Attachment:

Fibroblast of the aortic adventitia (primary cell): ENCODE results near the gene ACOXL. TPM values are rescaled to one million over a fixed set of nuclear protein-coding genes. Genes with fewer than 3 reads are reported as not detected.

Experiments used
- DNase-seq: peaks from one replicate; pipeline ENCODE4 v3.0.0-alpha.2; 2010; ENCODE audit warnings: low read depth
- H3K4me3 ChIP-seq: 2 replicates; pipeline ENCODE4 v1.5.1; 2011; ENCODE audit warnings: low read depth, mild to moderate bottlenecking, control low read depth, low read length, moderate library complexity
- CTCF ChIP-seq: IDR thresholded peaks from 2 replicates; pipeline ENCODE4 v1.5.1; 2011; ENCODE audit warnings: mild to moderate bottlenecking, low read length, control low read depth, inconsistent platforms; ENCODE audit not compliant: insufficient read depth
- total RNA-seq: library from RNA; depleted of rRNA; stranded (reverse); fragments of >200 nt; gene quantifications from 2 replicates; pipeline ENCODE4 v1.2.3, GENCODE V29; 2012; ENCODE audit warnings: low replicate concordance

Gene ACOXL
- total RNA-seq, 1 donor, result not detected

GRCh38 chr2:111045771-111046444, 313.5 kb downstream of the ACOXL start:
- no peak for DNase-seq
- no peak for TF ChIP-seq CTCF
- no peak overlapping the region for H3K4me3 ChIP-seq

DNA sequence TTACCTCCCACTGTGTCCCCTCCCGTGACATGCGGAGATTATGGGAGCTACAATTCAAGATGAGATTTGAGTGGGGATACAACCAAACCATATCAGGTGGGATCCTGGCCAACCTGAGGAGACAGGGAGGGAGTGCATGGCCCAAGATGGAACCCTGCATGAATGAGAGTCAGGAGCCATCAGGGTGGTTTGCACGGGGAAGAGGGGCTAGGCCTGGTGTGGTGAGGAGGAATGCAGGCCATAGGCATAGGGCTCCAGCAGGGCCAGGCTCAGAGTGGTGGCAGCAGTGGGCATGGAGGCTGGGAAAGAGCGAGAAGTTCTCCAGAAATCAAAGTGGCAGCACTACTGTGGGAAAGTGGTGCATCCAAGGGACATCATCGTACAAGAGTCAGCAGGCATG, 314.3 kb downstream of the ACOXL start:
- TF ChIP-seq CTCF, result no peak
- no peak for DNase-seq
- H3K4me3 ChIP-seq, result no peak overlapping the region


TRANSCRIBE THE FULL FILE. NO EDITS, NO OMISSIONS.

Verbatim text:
Fibroblast of the aortic adventitia (primary cell): ENCODE results near the gene ACOXL. TPM values are rescaled to one million over a fixed set of nuclear protein-coding genes. Genes with fewer than 3 reads are reported as not detected.

Experiments used
- DNase-seq: peaks from one replicate; pipeline ENCODE4 v3.0.0-alpha.2; 2010; ENCODE audit warnings: low read depth
- H3K4me3 ChIP-seq: 2 replicates; pipeline ENCODE4 v1.5.1; 2011; ENCODE audit warnings: low read depth, mild to moderate bottlenecking, control low read depth, low read length, moderate library complexity
- CTCF ChIP-seq: IDR thresholded peaks from 2 replicates; pipeline ENCODE4 v1.5.1; 2011; ENCODE audit warnings: mild to moderate bottlenecking, low read length, control low read depth, inconsistent platforms; ENCODE audit not compliant: insufficient read depth
- total RNA-seq: library from RNA; depleted of rRNA; stranded (reverse); fragments of >200 nt; gene quantifications from 2 replicates; pipeline ENCODE4 v1.2.3, GENCODE V29; 2012; ENCODE audit warnings: low replicate concordance

Gene ACOXL
- total RNA-seq, 1 donor, result not detected

GRCh38 chr2:111045771-111046444, 313.5 kb downstream of the ACOXL start:
- no peak for DNase-seq
- no peak for TF ChIP-seq CTCF
- no peak overlapping the region for H3K4me3 ChIP-seq

DNA sequence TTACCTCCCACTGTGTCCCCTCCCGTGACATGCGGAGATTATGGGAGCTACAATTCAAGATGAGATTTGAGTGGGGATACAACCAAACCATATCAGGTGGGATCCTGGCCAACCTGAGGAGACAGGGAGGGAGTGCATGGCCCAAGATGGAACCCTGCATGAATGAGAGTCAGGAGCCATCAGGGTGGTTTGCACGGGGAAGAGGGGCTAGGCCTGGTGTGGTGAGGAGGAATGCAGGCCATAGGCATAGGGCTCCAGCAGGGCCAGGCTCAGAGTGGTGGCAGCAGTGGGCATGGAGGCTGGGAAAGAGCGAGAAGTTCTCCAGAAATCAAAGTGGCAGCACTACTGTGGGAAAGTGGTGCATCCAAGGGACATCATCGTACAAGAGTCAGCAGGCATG, 314.3 kb downstream of the ACOXL start:
- TF ChIP-seq CTCF, result no peak
- no peak for DNase-seq
- H3K4me3 ChIP-seq, result no peak overlapping the region